“The ResourcIT group wants to adapt maximally to its customers and their desired services and solutions. Creating value for customers is always the most important. Within the business-like Microsoft spectrum we want to play a dominant role.”
The core values of ResourcIT are:
The client is nr. 1.
Figure 1.1: ResourcIT
The activities of 4Connection, IT-to-IT, The Backbone and Hybrid-IT are:
4Connection: helps organizations with project management, knowledge management and quality management.
IT-to-IT: specialist in problems about network- and development environment, mainly based on Microsoft Citrix and VMware technology and products.
The Backbone: develops, implements and manages ICT infrastructures at organizations.
Hybrid-IT: works with hybrid network environments. Expert in implementing Linux based solutions. (Website Hybrid-IT)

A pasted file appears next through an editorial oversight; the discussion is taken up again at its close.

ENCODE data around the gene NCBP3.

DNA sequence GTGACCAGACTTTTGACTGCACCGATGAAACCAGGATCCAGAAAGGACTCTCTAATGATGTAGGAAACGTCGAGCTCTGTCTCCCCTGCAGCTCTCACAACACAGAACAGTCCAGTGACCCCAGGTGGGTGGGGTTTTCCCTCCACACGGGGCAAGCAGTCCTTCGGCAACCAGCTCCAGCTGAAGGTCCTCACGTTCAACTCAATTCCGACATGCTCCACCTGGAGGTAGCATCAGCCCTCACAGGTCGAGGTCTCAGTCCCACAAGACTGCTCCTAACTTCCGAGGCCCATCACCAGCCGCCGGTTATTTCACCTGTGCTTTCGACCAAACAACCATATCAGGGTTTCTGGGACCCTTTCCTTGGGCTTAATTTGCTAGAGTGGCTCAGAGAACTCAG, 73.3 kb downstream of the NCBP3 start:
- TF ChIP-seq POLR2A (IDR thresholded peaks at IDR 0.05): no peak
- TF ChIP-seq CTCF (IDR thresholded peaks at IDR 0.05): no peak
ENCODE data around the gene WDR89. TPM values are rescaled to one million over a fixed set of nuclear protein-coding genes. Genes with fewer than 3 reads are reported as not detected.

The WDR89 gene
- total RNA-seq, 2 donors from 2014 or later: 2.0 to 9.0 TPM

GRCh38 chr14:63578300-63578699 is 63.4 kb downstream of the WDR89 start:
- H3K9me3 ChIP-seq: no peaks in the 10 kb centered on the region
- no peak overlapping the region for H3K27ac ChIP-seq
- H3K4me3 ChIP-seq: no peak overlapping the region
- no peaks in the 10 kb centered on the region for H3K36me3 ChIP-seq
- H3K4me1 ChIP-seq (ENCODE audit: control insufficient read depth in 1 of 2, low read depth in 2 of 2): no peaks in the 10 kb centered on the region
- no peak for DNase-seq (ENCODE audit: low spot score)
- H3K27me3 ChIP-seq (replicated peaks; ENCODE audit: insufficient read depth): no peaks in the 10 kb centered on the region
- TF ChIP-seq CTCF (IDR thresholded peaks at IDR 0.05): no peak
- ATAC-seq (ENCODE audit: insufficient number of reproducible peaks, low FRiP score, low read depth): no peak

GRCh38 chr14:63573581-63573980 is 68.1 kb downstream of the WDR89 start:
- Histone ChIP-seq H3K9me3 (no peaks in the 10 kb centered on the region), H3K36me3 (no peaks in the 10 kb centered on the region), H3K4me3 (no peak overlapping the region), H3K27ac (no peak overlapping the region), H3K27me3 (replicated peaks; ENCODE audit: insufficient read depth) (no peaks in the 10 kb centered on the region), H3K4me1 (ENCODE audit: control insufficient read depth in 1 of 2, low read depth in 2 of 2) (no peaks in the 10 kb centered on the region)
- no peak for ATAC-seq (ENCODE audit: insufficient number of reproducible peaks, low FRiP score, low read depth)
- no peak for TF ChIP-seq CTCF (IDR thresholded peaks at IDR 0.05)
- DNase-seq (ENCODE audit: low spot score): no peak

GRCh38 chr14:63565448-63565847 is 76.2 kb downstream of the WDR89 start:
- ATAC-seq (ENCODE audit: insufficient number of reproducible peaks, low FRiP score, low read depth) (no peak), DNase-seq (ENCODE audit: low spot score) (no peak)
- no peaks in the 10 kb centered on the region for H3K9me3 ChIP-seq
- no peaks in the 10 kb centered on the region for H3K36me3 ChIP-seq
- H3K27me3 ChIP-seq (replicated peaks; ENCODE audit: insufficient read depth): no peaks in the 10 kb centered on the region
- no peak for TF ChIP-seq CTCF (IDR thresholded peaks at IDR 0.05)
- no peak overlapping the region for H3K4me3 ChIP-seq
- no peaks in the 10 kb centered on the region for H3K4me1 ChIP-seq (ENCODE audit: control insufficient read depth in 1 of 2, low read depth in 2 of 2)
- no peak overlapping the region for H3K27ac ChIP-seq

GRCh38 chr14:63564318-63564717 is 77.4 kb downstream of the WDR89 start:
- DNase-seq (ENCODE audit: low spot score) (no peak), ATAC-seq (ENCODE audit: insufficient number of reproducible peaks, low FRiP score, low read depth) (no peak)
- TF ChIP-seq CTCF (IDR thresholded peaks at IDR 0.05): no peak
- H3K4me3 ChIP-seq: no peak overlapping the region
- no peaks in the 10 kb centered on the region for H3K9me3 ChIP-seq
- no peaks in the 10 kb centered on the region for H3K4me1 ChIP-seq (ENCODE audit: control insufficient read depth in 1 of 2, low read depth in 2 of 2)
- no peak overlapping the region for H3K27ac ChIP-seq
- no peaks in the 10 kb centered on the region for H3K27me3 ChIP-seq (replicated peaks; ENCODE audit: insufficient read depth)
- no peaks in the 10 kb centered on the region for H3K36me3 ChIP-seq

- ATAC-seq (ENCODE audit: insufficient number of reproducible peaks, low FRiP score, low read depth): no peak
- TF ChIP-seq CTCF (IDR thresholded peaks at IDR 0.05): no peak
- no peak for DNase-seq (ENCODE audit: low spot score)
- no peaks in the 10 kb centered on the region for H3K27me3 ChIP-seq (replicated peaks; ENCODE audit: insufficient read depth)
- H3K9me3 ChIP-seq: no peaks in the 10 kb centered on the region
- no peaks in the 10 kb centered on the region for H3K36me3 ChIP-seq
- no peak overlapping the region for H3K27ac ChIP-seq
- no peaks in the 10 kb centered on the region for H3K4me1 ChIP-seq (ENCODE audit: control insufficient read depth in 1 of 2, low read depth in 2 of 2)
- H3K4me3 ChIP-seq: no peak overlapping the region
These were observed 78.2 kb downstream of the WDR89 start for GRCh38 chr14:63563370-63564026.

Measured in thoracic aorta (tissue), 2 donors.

ExplainiT is an organization, established in 2001, which is specialized in training and consultancy of management, communication and ICT skills. The organization offers over 100 training courses, spread out over 15 categories. They have more than 1,000 clients throughout The Netherlands. The focus lies on organizations with more than 100 employees. ExplainiT is working on individual development of their clients’ employees. After all, the quality of organizations is determined by the quality of its employees. Therefore, investing in your employees by training them will always pay off in the future.
“ExplainiT is a service company with a practical approach. They will not interfere with their clients’ line of action. On the other hand, they can be a pragmatic partner, teaching clients, their employees and teams the necessary skills to be able to realize the business targets. Apart from theoretical and educational experience, people working for ExplainiT also have a lot of practical experience to draw upon, since they are often employed for consultancy with their customers. Furthermore, all the training courses can be held in Dutch, English or German.”(Website ExplainiT)